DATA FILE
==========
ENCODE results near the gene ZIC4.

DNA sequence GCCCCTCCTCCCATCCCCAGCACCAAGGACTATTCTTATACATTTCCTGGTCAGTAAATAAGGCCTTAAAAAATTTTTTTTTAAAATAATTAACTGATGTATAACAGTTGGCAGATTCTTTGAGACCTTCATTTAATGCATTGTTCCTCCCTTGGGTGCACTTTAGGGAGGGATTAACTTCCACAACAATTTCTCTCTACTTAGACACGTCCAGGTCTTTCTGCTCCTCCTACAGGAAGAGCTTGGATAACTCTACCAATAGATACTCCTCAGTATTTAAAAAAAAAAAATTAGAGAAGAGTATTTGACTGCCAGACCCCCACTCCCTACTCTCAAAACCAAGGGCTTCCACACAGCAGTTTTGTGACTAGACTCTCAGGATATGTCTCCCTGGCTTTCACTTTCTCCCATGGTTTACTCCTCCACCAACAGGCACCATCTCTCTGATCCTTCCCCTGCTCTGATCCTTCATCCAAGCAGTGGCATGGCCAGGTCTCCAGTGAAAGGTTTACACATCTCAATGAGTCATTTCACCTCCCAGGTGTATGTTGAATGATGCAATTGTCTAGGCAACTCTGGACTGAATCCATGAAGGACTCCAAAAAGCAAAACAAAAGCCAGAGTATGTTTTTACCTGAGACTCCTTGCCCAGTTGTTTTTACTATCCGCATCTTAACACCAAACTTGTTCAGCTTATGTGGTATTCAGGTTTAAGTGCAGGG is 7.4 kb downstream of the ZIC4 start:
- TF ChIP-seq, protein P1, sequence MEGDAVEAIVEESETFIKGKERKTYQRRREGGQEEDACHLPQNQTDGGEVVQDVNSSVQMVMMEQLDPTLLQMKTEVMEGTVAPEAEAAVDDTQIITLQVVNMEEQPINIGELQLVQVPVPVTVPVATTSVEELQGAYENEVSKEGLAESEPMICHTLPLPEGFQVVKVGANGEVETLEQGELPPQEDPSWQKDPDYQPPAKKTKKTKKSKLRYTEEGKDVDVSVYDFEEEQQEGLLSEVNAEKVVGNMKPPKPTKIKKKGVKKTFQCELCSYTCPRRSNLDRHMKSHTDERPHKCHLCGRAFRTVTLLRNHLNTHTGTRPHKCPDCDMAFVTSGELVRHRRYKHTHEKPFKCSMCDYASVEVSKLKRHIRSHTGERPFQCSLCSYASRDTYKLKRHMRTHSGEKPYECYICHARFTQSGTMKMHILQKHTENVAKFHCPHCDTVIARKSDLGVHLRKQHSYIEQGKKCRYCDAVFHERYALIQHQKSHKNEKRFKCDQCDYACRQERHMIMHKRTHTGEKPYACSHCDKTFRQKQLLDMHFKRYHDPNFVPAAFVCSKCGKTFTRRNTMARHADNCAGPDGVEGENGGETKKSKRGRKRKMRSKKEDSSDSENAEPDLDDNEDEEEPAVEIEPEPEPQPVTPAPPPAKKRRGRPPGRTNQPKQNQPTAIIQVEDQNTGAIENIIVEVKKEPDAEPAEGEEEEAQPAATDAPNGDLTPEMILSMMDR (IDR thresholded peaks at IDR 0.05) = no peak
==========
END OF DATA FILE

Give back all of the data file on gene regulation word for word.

ENCODE results near the gene ZIC4.

DNA sequence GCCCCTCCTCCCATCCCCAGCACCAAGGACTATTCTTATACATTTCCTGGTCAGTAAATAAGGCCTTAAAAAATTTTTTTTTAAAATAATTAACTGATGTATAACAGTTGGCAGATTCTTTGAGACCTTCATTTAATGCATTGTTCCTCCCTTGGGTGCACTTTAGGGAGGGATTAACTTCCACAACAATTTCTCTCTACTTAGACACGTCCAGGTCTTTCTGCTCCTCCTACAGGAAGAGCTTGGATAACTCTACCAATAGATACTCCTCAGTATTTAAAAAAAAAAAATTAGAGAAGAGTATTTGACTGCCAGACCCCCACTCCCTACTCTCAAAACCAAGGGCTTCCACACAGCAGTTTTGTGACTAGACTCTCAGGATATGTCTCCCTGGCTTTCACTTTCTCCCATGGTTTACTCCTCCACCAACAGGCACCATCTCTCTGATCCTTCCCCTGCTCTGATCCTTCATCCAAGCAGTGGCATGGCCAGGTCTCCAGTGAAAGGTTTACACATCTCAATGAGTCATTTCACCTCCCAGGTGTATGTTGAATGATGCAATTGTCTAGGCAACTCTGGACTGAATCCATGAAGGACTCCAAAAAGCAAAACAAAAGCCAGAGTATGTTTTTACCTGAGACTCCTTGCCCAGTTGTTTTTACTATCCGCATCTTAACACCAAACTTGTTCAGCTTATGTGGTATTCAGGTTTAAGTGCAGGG is 7.4 kb downstream of the ZIC4 start:
- TF ChIP-seq, protein P1, sequence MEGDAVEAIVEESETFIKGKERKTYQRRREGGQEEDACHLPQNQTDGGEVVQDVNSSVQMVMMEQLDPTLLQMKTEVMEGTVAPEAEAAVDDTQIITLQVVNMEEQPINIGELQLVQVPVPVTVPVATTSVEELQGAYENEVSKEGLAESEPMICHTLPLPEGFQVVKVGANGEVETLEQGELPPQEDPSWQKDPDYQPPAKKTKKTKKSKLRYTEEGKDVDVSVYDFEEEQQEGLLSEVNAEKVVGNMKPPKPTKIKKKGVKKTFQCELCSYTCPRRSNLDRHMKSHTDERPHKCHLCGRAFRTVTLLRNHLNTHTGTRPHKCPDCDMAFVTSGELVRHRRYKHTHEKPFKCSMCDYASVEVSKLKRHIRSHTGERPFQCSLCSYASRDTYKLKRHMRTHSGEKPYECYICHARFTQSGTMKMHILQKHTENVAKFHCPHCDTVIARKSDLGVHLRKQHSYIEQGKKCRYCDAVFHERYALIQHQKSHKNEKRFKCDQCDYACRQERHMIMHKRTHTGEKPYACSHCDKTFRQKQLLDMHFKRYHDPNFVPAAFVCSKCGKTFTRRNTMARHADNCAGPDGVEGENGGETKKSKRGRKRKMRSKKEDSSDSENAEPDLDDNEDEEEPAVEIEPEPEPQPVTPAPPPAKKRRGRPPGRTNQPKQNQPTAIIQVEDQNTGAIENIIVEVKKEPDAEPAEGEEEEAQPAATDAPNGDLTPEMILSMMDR (IDR thresholded peaks at IDR 0.05) = no peak